At Valley Forge, Steuben became an instant legend. Stomping through the snow, he put a single "model company" of Continentals through their paces, teaching them drill as he cursed the awkward soldiers in an incomprehensible mix of French, German, and English. The men fell in love with him, with his exaggerated fits of anger, but above all with his constant attention to their well-being. Within weeks, the entire army was marching and drilling with a grace and precision that rivaled the standing armies of the great European powers.
The reforms set in motion by Steuben imparted to the Continental Army the tactical proficiency that served it so well in the bloody battle at Monmouth, the storming of Stony Point, and the final confrontation at Yorktown. Though always lacking in manpower and matériel, the American rebels were now able to meet the British on nearly equal terms.
Steuben's fame comes from Valley Forge, but the truth is that his most enduring contributions came after 1778. As the first inspector-general of the U.S. Army, he worked tirelessly to keep the troops in fighting trim—not only through constant training but also by monitoring deficiencies in clothing, equipment, and medical care. Accountability was his byword. Officers were made responsible for the whereabouts and the physical condition of their men. Indeed, Steuben insisted that officers should put the needs of their men ahead of their own and that they should temper discipline with loving concern. This was one of the central tenets of his "Blue Book," the first official regulations of the U.S. Army.
The baron, however, was never quite satisfied with his contribution to the Revolutionary cause, and his quixotic personality often frustrated his efforts. He could be both overbearing and overly sensitive. When Congress balked at giving him the authority and compensation he felt he deserved, he would become petulant and threaten to return to Europe.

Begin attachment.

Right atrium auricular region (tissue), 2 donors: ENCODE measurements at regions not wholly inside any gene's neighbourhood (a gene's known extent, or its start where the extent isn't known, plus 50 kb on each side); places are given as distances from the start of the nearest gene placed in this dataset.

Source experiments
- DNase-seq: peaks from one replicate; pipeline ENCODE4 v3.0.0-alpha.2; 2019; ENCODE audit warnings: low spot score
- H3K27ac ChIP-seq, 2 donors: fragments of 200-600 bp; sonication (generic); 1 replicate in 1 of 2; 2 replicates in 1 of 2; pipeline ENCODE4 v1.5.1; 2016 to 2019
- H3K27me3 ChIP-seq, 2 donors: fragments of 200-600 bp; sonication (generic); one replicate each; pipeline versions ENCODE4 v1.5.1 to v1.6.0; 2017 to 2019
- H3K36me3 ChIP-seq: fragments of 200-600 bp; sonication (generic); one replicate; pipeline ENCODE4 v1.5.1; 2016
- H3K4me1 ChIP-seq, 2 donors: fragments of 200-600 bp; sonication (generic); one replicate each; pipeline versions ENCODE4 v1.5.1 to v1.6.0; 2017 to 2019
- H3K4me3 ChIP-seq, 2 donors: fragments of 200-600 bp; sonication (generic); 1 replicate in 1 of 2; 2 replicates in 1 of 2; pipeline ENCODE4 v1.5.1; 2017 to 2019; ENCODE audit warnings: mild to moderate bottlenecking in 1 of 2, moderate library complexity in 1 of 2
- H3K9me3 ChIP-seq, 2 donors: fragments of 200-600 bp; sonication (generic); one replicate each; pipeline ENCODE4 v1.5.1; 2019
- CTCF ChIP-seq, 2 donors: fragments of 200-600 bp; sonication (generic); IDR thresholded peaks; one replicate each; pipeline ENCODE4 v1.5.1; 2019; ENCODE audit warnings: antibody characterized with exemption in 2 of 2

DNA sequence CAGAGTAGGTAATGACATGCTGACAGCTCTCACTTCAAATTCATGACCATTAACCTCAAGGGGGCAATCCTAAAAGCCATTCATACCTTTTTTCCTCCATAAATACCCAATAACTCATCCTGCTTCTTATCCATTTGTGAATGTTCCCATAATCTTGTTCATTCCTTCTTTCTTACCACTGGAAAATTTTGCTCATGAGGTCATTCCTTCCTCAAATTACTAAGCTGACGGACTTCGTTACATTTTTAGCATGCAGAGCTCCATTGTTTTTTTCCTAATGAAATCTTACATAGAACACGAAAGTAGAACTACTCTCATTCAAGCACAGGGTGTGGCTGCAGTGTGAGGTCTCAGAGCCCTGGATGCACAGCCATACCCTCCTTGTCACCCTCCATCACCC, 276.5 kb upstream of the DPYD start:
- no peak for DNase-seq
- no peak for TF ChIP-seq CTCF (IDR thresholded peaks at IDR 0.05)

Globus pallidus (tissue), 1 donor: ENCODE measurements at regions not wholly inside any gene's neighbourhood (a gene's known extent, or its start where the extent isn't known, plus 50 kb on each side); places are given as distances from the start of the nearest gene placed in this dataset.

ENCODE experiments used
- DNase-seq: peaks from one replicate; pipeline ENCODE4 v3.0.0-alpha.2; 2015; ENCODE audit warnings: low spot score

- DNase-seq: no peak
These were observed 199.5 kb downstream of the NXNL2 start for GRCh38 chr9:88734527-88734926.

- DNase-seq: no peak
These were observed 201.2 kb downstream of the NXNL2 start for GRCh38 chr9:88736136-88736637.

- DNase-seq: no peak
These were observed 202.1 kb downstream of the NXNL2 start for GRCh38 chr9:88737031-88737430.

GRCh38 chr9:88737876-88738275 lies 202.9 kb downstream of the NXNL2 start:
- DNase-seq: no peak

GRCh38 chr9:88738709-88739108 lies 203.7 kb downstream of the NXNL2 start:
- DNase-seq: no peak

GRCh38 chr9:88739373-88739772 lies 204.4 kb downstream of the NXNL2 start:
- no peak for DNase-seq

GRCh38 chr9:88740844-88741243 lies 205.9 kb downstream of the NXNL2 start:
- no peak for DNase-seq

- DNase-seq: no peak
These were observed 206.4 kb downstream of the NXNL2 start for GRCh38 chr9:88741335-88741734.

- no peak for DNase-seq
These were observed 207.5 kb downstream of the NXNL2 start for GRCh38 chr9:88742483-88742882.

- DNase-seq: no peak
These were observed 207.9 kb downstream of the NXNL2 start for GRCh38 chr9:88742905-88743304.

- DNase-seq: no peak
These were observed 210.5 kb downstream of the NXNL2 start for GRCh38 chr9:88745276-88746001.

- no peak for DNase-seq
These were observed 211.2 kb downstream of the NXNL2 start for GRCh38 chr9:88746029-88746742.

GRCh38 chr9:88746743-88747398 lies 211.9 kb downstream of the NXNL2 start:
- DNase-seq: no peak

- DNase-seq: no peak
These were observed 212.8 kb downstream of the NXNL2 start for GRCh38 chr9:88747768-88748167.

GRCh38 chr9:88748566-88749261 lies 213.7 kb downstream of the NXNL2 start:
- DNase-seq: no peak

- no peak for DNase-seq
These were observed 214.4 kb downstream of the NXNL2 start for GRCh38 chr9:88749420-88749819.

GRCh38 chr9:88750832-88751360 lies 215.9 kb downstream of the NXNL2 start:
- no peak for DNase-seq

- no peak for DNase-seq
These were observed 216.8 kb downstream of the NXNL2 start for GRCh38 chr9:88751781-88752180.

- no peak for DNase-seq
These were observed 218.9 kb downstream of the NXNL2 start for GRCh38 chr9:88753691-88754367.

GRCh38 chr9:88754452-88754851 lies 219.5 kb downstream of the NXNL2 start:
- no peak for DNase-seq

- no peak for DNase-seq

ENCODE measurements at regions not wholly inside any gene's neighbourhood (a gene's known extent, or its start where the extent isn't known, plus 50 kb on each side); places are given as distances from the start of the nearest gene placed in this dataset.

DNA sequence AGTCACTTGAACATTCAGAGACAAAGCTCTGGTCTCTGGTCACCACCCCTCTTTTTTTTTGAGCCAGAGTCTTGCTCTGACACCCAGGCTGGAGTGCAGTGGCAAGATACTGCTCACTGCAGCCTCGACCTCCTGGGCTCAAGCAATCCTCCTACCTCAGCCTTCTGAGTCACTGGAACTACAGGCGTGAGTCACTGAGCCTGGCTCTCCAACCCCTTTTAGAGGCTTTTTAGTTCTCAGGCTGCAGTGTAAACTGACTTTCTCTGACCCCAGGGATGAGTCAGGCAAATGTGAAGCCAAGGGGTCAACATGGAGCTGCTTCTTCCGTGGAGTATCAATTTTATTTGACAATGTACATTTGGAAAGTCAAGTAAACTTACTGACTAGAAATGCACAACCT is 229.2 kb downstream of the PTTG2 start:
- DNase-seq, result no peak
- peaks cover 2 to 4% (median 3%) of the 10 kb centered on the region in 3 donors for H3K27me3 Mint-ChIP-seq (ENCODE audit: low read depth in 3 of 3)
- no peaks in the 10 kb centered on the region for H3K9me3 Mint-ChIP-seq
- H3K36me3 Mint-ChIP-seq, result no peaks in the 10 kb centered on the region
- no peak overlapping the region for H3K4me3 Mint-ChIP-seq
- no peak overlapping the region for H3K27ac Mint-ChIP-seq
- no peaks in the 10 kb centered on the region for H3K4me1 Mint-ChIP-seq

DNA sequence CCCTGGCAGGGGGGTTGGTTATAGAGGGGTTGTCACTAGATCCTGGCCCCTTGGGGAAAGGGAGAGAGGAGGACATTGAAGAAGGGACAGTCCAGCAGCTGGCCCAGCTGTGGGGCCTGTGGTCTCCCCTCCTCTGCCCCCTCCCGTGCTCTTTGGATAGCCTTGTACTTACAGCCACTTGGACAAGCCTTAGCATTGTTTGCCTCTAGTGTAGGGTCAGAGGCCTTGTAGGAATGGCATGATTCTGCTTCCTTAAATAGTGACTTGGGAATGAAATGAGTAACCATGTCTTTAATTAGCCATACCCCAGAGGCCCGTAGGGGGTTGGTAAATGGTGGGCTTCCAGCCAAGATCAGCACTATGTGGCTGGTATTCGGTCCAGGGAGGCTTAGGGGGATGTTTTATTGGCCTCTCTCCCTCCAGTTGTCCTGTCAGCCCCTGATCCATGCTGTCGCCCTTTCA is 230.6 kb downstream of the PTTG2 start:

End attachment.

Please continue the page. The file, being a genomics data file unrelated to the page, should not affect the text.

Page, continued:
He was similarly stung when Washington repeatedly denied him a combat command. Washington, striving to keep the peace among a contentious band of proud generals, knew the uproar that would ensue if he were to promote the baron above longer-serving, American-born commanders. And when Washington did entrust Steuben with a major combat assignment—the defense of Virginia in 1781—the experience was not a pleasant one. Against overwhelming odds, Steuben managed to fend off a series of British invasions. But the military incompetence of state officials nearly drove him to distraction, and his impatience and autocratic manner alienated the proud Virginians.
Steuben served as inspector-general until the end of the war and remained in the fledgling republic until his death in 1794. Congress showed little inclination to reward him financially for his service, and the baron's improvidence kept him in poverty. Despite growing bitterness, he continued to serve the military, drafting plans for the peacetime army and composing the curriculum for the planned academy at West Point. He was an outspoken advocate for Continental Army veterans. And though he went to his lonely grave feeling that his services to the cause had never been fully acknowledged, he had made a conscious decision to accept the United States as home. Unlike most of the foreigners who joined in the fight for independence, Steuben became an American. l
Paul Lockhart is the author of The Drillmaster of Valley Forge: The Baron de Steuben and the Making of the American Army (HarperCollins 2008).